Treatment for Mouse Arm Syndrome
If you are suffering from Mouse Arm Syndrome it is important to consult a trusted practitioner who can correctly diagnose and form the right treatment plan for you. Identifying the key drivers as to why you are suffering from Mouse Arm Syndrome is important to getting you back to feeling healthy and symptom free!
Treatment should include a variety of strategies:
- Manual therapy which may include massage, stretching, dry needling, shockwave therapy
- Exercise prescription including strengthening, mobility and muscular release work
- Posture advice and ergonomic set up
- Lifestyle advice on general health
Manual therapy delivered by an Osteopath, Physiotherapist or Myotherapist may help reduce muscle tightness, any swelling and help with range of motion of the joints and postural discomfort. Whilst often this type of treatment alone will help your symptoms to reduce, longer term solutions to recover must include exercise rehabilitation and assessment of your workstation and work schedule. Without this you may continually re aggravate this injury.
Posture advice & tips – Work harder
A lot of the time we think we may have bad posture, to learn what posture is have a read of this great blog post.
In terms of ‘desk posture’ we can have a really big impact on this by how we set up our desk and our working day.
Things to consider when setting up your day:
- How many walking meetings can you do?
- Do you have scheduled breaks?
- Have you got some great nutrition to help you through the day?
- What state of mind are you in? Tired? Stressed? Feeling good? Some awareness of your mental health to make sure your day caters for this.
Things to consider when setting up your desk:
- What chair you are sitting in. Is it ergonomic?
- The type of desk – is it a sit to stand desk?
- Does the combination of chair and desk set your arms up in a good position or the keyboard and mouse?
- The height of the computer screen, where are your eyes? Are you straining to read the screen?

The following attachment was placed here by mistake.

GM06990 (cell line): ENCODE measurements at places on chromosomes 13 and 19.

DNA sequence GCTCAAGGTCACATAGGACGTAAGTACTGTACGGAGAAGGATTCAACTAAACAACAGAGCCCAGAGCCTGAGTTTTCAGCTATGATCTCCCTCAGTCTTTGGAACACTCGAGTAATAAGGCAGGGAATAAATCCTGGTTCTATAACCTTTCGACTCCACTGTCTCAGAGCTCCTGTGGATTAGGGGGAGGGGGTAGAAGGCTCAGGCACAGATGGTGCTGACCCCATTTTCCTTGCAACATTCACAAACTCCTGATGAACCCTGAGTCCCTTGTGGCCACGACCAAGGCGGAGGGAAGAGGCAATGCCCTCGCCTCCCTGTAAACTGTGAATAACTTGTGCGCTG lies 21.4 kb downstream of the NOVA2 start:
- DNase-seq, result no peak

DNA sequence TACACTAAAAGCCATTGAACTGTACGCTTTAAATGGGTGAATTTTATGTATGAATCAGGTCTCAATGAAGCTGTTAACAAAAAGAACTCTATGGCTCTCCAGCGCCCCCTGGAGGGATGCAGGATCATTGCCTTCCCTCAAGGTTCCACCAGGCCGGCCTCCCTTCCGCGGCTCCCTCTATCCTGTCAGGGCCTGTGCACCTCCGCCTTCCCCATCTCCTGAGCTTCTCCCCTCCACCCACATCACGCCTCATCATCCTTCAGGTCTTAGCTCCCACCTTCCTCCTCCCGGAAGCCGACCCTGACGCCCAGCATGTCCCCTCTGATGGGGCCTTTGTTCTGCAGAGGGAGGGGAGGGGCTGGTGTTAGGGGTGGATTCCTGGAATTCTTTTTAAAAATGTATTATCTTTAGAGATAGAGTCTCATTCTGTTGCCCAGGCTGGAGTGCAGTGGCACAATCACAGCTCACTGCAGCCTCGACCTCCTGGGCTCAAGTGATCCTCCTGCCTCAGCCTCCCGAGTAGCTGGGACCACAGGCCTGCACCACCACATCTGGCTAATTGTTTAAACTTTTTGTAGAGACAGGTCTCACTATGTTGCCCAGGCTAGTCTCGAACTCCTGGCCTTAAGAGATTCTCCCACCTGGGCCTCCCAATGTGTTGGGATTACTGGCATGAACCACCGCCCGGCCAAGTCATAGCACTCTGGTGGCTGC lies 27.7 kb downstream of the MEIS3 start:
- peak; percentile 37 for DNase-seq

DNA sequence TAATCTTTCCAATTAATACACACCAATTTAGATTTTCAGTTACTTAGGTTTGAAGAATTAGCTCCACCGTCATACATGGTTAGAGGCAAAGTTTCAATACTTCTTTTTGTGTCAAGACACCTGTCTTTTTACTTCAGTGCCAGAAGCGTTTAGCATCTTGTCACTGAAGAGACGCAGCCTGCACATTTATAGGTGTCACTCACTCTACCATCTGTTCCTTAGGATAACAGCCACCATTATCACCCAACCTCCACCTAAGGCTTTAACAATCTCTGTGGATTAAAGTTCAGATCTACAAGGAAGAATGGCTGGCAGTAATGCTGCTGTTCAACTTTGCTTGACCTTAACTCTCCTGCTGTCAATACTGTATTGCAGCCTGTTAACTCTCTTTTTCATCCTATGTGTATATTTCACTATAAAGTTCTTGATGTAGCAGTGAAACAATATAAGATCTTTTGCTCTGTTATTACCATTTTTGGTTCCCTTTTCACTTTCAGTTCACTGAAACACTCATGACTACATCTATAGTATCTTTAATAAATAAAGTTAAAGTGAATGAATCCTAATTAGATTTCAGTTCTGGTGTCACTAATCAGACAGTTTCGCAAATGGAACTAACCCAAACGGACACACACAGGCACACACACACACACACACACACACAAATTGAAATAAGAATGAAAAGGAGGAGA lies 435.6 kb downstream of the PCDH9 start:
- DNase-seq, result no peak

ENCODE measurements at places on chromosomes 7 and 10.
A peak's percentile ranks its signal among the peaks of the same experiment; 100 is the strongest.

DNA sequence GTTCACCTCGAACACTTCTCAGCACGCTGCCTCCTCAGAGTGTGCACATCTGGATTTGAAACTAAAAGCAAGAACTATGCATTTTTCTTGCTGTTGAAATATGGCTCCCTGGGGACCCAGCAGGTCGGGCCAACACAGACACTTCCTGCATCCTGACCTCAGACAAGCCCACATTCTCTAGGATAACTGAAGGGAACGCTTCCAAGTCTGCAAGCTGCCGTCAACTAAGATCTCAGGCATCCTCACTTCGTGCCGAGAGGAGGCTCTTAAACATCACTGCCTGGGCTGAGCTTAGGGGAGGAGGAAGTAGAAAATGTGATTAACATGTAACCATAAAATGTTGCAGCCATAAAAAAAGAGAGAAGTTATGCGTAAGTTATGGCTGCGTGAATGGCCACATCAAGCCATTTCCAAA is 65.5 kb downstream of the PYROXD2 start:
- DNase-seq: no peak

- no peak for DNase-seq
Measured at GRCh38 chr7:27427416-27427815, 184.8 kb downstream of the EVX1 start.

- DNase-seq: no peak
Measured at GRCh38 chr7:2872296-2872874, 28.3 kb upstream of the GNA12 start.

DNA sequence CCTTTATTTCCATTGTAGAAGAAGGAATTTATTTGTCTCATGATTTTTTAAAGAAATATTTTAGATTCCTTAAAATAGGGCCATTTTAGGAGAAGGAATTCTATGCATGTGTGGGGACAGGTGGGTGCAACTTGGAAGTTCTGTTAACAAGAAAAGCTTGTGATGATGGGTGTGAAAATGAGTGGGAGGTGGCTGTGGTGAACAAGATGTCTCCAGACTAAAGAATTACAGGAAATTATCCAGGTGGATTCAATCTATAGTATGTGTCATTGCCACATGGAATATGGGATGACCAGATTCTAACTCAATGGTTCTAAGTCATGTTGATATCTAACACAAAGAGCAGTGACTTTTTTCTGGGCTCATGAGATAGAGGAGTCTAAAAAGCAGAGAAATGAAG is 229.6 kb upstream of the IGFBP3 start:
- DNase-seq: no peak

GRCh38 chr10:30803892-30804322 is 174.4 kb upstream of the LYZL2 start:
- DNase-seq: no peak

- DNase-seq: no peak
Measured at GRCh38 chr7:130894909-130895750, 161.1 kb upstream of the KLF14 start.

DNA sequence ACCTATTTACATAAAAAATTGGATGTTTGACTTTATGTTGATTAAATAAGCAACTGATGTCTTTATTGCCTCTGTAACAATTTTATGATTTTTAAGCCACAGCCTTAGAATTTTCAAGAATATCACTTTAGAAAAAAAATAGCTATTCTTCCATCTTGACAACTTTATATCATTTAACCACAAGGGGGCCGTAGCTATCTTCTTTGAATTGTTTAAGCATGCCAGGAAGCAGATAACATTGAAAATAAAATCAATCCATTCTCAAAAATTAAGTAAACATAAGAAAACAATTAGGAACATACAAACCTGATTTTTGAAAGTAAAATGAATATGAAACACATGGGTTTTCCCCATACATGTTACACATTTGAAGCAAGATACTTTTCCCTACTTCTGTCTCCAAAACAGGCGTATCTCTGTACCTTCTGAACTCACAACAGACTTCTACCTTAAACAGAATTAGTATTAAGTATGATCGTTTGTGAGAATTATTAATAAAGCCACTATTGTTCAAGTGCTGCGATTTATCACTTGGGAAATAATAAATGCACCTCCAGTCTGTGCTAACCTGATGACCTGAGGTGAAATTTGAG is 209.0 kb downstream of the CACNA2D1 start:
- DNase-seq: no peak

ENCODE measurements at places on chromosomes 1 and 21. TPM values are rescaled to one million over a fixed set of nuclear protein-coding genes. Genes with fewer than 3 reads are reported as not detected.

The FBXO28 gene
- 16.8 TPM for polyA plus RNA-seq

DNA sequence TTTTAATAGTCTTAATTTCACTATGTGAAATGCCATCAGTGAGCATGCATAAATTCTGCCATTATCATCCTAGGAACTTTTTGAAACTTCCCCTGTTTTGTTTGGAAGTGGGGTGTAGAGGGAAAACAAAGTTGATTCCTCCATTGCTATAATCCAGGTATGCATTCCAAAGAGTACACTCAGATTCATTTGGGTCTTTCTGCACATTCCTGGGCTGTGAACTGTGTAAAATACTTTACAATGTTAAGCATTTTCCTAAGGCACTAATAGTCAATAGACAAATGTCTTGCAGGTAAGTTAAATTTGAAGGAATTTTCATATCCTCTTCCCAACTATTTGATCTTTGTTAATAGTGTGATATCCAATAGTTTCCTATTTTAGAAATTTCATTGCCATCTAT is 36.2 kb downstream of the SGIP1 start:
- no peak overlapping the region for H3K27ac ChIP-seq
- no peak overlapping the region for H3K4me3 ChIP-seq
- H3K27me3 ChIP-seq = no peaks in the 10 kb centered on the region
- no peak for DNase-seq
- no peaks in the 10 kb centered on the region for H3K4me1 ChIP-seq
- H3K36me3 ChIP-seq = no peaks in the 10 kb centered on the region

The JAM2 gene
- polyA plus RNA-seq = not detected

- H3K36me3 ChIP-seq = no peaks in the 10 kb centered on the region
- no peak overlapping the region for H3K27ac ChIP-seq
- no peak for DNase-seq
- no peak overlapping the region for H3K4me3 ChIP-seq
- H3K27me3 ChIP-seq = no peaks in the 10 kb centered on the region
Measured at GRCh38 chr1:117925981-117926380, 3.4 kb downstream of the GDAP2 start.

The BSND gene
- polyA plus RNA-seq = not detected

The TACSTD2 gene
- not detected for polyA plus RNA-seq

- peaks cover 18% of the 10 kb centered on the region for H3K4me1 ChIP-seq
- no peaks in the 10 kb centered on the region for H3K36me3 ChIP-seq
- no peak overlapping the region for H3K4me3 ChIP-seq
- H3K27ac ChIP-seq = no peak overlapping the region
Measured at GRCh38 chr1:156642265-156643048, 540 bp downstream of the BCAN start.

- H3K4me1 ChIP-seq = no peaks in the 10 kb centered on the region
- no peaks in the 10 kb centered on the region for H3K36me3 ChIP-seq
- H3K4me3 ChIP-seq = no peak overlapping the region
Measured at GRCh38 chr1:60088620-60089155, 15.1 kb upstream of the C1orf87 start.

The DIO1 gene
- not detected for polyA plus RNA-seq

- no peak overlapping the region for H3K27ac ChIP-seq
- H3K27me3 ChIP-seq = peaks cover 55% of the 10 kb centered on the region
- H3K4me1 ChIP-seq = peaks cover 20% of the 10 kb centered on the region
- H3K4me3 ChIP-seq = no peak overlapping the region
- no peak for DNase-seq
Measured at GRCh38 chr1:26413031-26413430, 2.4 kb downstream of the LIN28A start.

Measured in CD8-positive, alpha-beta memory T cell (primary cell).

- Do you have an ergonomic mouse and keypad?
- Do you have a headset for your phone?
Refer to this simple guide to ergonomics to help you.
If you have a foam roller these exercises will help you with posture!
Exercises for the shoulders
Strengthening, stretching and mobilising the shoulder is a great way to help reduce symptoms and also prevent Mouse Arm Syndrome. The shoulder joint has a lot of tendons that cross it and there are many exercises that can help the shoulder joint.
Pec stretch- release the front of the shoulder. These muscles are often tight from sitting with poor posture in front of the computer.
Lower trap activation – this helps to activate the postural muscles of the shoulder blade to improve the strength of the back muscles and help with posture.
Spikey ball shoulder release – using your massage ball helps get blood to the area encouraging healing of the muscles.
Rows with a theraband – strengthening your back postural muscles will help with posture.
Exercises for the hands, wrist and elbows
Follow these quick and easy exercises for the wrist, hands and elbows.
Wrist/elbow stretch 1 – this stretches the extensor muscle of the wrist that come from the elbow.
Wrist/elbow stretch 2- this stretches the flexor muscles of the wrist that come from the elbow.
Wrist traction- this helps with stiffness and swelling around the wrist.